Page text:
Our motto is simple….Plant a Flower, Save a Bee!

💚 Roda

Sunflowers for the Bees

We all need a little sunshine right about now, so this week’s Feature Flower is…the Sunflower!
Sunflowers are outstanding choices for honey bees and local pollinators. They are effortless to grow from seed and make a stunning late summer-fall feature in any garden. Although I have many favorite sunflower varieties, let’s focus on my top choice when planting for the pollinators… the Lemon Queen Sunflower (Helianthus annuus).

Lemon Queen Sunflowers are a must for any gardener wanting to help out the local pollinators. These bright yellow beauties have a rich brown center and bloom from summer to frost. Lemon Queen sunflowers kick off their bloom with one main 7” flower. The plant will then continue with numerous (smaller) secondary blooms.
Height: 5’-7’ tall
Bloom Color:bright yellow
Bloom Time: summer-frost
Light: full sun
Hardiness: annual

Due to root sensitivity, I always directly sow my sunflower seeds 2 weeks after my last frost date. (May 15). I continue to sow seeds weekly, until the end of June. This provides a much longer forage time for our sweet bees and local pollinators.

Some of my other favorite sunflower varieties are:
-Mammoth Russian
-Vanilla Ice
-Dwarf Sunspot
-Dwarf Elves Blend
-Dwarf Teddy Bear

Note: I order my sunflower varieties from Botanical Interests

Our motto is simple…
“Plant a Flower, Save a Bee”!


All photography belongs to Indigo Acres Apiary.

For the Love of Chives!

Chives are an outstanding choice for your local pollinators. They are effortless to grow from seed and make a beautiful border plant. Considering I have two favorites, I thought I would share both: Common Chives (Allium schoeonoprasum) and Garlic Chives (Allium tuberosum).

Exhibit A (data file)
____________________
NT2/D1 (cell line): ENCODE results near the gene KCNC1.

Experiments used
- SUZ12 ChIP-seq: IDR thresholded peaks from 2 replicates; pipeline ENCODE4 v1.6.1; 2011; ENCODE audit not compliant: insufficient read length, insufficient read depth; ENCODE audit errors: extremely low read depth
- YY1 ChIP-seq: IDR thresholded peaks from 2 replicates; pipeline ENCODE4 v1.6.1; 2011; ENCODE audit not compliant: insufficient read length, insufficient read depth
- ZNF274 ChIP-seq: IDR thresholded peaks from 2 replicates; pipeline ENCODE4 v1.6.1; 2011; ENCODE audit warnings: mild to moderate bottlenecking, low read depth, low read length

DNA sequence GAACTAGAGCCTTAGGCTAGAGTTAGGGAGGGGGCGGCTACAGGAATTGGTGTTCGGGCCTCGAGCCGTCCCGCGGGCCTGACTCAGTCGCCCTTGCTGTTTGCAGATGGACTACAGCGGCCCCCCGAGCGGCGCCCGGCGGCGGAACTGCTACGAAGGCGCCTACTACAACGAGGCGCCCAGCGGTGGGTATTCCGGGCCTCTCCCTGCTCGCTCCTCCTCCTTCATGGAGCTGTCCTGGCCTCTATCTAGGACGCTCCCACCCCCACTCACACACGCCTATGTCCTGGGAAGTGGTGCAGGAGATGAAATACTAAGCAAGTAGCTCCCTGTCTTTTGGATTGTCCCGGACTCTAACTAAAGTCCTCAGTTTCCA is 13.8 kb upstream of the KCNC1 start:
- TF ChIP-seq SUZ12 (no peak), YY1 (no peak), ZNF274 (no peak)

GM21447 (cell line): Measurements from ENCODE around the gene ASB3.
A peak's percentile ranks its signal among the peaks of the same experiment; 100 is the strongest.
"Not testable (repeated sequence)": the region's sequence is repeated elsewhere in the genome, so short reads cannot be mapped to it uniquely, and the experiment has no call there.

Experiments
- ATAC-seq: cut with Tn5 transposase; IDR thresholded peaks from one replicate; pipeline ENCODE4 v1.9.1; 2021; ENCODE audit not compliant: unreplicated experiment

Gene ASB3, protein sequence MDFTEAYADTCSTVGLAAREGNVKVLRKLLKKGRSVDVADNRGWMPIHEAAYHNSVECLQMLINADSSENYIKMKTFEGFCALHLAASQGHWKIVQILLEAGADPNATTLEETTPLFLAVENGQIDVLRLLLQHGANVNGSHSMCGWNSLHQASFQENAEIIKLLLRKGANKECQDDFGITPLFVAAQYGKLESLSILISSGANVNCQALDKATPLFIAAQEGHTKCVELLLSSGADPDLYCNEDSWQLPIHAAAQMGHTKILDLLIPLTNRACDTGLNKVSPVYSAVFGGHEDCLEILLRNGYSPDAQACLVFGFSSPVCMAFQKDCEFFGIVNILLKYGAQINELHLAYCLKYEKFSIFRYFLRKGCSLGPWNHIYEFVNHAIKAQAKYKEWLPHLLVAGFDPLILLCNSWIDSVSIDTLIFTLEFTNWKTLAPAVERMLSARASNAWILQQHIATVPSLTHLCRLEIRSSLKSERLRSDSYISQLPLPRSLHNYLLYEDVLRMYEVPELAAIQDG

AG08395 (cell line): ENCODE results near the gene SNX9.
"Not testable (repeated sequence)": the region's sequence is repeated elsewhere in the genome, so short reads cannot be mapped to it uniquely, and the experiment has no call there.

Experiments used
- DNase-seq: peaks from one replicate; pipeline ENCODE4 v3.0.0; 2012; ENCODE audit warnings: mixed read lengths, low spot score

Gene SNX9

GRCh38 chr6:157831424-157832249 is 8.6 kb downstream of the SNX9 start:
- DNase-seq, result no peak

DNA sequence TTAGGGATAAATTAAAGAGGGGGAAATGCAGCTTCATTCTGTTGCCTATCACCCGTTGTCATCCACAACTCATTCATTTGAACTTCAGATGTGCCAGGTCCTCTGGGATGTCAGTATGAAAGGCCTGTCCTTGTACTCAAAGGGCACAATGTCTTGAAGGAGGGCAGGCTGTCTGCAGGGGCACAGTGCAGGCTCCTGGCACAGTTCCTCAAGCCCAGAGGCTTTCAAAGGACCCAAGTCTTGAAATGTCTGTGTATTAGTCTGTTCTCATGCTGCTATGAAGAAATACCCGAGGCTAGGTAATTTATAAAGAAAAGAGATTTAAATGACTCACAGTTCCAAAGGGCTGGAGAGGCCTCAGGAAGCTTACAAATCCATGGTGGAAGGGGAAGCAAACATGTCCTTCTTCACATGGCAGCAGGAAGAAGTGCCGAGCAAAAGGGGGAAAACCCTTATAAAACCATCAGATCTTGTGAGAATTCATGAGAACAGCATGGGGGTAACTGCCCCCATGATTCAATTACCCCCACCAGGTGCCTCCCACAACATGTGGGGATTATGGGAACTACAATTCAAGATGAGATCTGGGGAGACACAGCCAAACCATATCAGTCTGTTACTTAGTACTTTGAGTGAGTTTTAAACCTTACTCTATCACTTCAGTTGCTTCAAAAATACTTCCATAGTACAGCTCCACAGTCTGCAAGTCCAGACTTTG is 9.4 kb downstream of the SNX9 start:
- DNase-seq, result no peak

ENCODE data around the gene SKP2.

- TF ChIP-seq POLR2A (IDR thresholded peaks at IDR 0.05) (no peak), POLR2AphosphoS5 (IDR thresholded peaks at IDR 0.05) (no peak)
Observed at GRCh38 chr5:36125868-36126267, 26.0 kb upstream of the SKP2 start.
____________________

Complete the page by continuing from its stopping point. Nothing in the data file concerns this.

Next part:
Common Chives are another a super choice for any ! This edible, perennial herb adds late spring/early summer color to your landscape or . These chives also make a thick and tidy boarder choice. Common chives are hardy in USDA zones 4-8.
Height: 12”
Bloom Color: pinkish-purple
Bloom Time: spring
Light: full sun/part shade.

Garlic Chives are worth the long wait! When the summer flowers are fading, these beauties are just getting started. What a perfect way to extent your garden blooms for your local pollinators! Garlic chives are hardy in USDA zones 3-9.
Height: 18”
Bloom Color: white
Bloom Time: late sum-fall
Light: full sun/part shade.

*I sow both chive varieties outside, about 6 weeks before my average last frost date.

Our motto is simple… “Plant a flower, save a bee”! 💚 Roda

Note: We order both chive varieties from Botanical Interests

All photos belong to Indigo Acres Apiary

Hyssop: A Must for Your Garden

Hyssop (Agastache foeniculum) is one of my favorite perennial herbs to grow from seed. These plants are loaded with purple, nectar-rich flowers, beginning mid-summer. Hyssop makes a beautiful feature in any garden and is stunning when mass planted. The hyssop plants in our gardens and meadows are always buzzing with bees, butterflies, and other beneficial insects.

This hardy perennial herb is native to the U.S. Hyssop is drought tolerant and grows on woody stems that are loaded with long leafy spikes and filled with tiny flowers.

Hyssop has a sweet scent, with leaves that have a warm, slightly bitter taste. Use the leaves and some honey from your local beekeeper to make tea.

I start my hyssop seeds indoors, 6 weeks before my average last frost date. (May 15 -zone 5b)

Height: 24”-48”
Bloom Color: Lavender-Blue
Bloom Time: Summer